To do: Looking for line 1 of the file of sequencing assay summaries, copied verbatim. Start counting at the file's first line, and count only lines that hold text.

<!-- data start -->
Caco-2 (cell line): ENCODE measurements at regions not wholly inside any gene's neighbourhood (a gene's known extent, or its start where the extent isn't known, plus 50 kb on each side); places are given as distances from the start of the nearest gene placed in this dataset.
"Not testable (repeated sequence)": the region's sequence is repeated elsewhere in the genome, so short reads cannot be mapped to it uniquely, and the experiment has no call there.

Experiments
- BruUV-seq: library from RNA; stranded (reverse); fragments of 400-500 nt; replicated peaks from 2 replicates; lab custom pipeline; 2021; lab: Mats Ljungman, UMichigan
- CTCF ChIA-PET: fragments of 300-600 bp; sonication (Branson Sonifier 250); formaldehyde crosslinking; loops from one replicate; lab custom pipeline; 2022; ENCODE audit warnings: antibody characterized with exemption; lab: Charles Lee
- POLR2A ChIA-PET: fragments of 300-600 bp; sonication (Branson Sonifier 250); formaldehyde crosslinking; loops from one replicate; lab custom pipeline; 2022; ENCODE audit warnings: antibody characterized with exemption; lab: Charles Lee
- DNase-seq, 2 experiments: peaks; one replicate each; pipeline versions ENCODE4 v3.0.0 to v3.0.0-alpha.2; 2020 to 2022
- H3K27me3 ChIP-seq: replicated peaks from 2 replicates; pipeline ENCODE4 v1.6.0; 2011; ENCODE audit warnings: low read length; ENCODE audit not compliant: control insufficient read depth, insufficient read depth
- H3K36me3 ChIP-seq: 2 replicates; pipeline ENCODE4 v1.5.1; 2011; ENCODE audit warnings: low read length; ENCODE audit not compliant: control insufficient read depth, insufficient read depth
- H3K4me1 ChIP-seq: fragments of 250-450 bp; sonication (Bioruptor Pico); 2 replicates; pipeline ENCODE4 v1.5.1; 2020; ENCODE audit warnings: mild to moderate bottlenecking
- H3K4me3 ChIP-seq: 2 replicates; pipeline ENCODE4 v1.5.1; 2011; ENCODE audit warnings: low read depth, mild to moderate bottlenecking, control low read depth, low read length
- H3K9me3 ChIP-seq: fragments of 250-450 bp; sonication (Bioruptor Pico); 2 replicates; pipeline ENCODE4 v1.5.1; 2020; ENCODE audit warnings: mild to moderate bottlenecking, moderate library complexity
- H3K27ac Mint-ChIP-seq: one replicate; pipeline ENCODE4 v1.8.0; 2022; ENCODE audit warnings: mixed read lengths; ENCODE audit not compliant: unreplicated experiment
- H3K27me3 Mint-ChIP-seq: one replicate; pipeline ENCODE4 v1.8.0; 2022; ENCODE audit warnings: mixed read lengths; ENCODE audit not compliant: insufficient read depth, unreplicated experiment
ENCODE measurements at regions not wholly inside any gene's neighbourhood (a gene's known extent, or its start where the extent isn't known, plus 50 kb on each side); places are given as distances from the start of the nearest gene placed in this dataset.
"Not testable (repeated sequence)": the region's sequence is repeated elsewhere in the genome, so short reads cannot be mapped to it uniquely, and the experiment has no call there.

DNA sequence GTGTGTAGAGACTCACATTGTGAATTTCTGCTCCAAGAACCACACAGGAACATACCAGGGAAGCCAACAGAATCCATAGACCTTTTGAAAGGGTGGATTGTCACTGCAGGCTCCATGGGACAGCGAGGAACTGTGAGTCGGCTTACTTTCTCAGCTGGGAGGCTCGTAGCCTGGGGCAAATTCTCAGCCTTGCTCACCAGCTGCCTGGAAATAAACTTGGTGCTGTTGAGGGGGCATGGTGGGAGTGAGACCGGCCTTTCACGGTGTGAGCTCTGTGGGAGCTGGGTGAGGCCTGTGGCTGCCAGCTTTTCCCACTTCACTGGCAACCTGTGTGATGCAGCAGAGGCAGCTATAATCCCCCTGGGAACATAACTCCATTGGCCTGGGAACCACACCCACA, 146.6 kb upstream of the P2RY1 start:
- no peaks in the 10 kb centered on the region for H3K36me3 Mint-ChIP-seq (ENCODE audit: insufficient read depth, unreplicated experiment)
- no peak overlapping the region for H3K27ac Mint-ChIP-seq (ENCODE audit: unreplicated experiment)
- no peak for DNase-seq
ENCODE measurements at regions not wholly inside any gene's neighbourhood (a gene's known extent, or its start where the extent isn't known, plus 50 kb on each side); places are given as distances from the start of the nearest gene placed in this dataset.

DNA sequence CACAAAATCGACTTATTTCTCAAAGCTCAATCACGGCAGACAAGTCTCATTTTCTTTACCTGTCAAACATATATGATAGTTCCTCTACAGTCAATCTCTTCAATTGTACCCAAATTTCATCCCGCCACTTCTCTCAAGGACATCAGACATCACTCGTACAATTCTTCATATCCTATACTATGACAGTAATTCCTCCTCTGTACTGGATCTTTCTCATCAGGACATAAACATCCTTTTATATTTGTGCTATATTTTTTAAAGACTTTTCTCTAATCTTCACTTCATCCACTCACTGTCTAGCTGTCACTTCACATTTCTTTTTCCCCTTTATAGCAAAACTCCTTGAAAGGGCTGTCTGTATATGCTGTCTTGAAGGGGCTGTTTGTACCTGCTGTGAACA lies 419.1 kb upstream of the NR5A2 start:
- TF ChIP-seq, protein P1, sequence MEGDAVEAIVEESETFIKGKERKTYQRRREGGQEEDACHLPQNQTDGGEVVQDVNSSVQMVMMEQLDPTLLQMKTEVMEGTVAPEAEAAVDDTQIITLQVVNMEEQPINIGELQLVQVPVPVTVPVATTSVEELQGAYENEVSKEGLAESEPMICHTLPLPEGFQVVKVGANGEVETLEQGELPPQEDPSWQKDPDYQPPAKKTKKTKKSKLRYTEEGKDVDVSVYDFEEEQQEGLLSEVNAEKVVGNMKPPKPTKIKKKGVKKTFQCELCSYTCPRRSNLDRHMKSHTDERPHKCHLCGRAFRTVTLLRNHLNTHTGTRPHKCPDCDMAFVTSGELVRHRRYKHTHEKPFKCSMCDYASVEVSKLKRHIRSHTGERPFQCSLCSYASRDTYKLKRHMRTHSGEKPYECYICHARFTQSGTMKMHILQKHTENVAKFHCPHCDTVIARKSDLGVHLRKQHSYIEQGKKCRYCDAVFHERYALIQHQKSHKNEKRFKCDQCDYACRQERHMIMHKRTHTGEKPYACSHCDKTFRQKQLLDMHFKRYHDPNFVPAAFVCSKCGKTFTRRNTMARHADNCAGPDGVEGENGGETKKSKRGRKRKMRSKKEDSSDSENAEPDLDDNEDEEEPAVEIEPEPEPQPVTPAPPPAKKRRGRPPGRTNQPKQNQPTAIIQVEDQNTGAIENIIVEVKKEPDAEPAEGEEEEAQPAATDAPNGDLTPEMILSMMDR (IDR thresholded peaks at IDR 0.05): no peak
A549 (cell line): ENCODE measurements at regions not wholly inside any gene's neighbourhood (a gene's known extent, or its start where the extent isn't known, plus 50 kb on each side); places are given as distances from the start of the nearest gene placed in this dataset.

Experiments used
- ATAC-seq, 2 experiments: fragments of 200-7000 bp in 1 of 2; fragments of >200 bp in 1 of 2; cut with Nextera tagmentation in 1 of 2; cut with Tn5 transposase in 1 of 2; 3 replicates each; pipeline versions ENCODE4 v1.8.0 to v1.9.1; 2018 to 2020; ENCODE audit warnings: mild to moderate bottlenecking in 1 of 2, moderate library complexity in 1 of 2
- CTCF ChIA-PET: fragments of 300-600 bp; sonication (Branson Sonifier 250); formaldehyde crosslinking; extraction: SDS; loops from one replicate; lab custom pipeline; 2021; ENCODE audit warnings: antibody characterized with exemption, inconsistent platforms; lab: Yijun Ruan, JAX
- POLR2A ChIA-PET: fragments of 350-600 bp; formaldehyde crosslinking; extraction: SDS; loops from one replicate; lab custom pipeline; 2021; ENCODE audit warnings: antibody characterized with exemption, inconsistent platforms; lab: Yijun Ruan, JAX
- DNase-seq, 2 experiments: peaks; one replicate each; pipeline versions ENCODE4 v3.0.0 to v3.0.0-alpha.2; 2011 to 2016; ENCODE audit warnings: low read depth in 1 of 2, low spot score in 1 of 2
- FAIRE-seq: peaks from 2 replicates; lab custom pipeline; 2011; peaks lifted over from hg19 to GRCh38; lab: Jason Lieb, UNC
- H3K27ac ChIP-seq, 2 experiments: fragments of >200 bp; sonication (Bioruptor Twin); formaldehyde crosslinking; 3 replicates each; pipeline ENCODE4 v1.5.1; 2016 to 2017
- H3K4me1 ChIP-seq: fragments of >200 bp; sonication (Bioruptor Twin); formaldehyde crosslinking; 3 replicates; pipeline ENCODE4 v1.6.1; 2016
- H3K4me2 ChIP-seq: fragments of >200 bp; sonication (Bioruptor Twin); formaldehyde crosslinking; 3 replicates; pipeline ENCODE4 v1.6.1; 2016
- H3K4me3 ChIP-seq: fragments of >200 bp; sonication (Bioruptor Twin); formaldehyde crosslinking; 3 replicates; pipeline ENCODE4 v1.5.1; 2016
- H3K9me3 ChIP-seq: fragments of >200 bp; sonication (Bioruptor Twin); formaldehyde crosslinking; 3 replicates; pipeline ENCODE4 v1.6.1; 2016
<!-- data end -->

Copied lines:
Caco-2 (cell line): ENCODE measurements at regions not wholly inside any gene's neighbourhood (a gene's known extent, or its start where the extent isn't known, plus 50 kb on each side); places are given as distances from the start of the nearest gene placed in this dataset.